Figuring out what you need and then connecting with it is perhaps the most basic principle of wellness. For example, if you're looking for something with antioxidants, vitaminwater XXX could be your next step.
Know when it's time to pause
Tuning in to the "what" of self-care is only one part of the puzzle. There's also the "when" that needs to be considered — and a lot of people find it really hard.
Aleksandar Antonijevic does the splits while photographing.Courtesy of Aleksandar Antonijevic
In fact, a 2021 study found that nearly one-third of Canadians are burnt out. Burnout occurs for numerous reasons, but this number speaks volumes about how many people are badly in need of a recharge.
Feeling drained, exhausted and overwhelmed from time to time is a natural part of life. The goal of wellness is not avoiding this altogether, but having a self-care plan in place to manage its impact on your life.
"Personally one of my biggest challenges is creative burnout from trying to do large creative projects or challenging myself to do bigger and better things," Hawkins told Narcity.
She added that building forts is a great antidote to the pressure of professional achievement: "Finding something that connected to my inner child seemed to help me."
For Levi, the most challenging part of her work is the toll it takes on her health: "The late nights, the constant stimulation, the loud noise and being constantly surrounded by alcohol. All of that plus being so 'on' all the time is what I tend to need a recharge from.
"Taking time for myself in any way can be as simple as checking in with myself and making sure I do at least one thing that I like to do each day," she said.
Connect with the quiet inside you
Despite their different experiences and wellness styles, these artists all agree on one thing: You need to find your inner quiet if you want to care for yourself.
"Not enough is said about how important it is to be still and silent and really listen to our inner beings," Antonijevic told Narcity. "Growing up queer and in ballet in a country like Serbia, my safe place was inside myself.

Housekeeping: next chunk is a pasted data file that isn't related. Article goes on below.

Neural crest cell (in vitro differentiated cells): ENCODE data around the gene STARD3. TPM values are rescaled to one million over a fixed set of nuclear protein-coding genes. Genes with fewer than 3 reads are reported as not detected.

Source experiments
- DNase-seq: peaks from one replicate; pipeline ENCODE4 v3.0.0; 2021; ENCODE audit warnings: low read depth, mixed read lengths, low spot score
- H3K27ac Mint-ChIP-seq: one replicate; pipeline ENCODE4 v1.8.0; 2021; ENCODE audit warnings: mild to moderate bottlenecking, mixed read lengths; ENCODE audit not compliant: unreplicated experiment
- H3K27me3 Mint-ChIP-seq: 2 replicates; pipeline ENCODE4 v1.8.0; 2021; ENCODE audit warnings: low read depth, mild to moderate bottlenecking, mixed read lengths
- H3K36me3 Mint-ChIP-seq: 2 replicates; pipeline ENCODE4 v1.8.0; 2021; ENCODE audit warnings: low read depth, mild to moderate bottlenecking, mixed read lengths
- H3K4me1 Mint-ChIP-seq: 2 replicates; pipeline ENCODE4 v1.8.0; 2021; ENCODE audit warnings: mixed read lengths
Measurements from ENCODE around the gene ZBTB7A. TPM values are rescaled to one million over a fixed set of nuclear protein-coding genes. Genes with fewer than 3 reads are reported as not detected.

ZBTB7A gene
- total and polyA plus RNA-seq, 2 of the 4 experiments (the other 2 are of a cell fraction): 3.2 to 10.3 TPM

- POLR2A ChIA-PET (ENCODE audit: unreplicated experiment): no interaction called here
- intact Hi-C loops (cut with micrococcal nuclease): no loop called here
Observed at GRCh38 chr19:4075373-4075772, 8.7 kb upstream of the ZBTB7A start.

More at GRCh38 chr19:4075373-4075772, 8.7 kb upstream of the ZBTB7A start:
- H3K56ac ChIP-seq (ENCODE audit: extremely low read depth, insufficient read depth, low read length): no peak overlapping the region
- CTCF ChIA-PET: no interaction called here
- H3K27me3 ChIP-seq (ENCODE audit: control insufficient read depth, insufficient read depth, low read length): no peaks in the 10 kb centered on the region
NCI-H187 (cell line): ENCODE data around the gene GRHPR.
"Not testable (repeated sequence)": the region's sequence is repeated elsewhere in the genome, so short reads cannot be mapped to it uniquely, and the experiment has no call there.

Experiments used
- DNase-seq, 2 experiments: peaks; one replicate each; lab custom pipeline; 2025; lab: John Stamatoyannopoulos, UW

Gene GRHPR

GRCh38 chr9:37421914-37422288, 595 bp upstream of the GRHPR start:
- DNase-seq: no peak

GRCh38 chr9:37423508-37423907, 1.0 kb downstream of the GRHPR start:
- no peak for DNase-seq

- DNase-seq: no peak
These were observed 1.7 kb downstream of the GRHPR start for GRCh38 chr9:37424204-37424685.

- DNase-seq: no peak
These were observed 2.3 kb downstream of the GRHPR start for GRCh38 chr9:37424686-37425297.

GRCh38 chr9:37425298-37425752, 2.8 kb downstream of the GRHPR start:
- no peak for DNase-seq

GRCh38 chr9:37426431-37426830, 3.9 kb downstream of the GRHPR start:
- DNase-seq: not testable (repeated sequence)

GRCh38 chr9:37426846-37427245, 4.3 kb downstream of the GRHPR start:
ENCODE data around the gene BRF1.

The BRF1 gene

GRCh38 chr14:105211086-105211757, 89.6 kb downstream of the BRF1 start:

Aleksandar Antonijevic on a photo shoot.Courtesy of Aleksandar Antonijevic
"That’s where I found peace, and it gave me space to listen to my thoughts and acknowledge my feelings and be able to look at a bigger picture and think about art and life and where in there I thought I belonged."
Levi agrees: "Understanding yourself can be a lifelong discovery, however, there is such a thing as learning how to become your best caretaker, and that's what I believe wellness is about."
For Hawkins, the most important thing is to lean into what brings you joy.
"Find a small thing that you can do that makes you happy, and do it without rules!" she said.
"When you start to feel the pressure to do things perfectly you are inviting stress back into your downtime which will stop you from feeling recharged… Remember that self-care can be tiny things that don’t make sense to anyone else."
In the end, wellness isn't about going to a certain place like a spa or gym — nor is it about particular activities like taking baths, doing face masks or yoga.
Just like these 2SLGBTQIA+ artists, breaking stereotypes and exploring new avenues can help you find your own unique ways to prioritize your well-being.
Whether it looks like a cozy blanket fort, scream therapy, making art, or simply finding joy in small things, self-care is about understanding yourself and becoming your best caretaker, allowing you to recharge and thrive.
A bottle of vitaminwater essential.Louie Murray | Narcity Media
Just the same, vitaminwater doesn't offer only one choice when it comes to flavours. Instead, you can sip on what fits your needs. For example, mega c highlights vitamin C, focus has vitamin A, and essential includes calcium.
So take a deep breath and tune into what your body's asking for — maybe it's vitaminwater.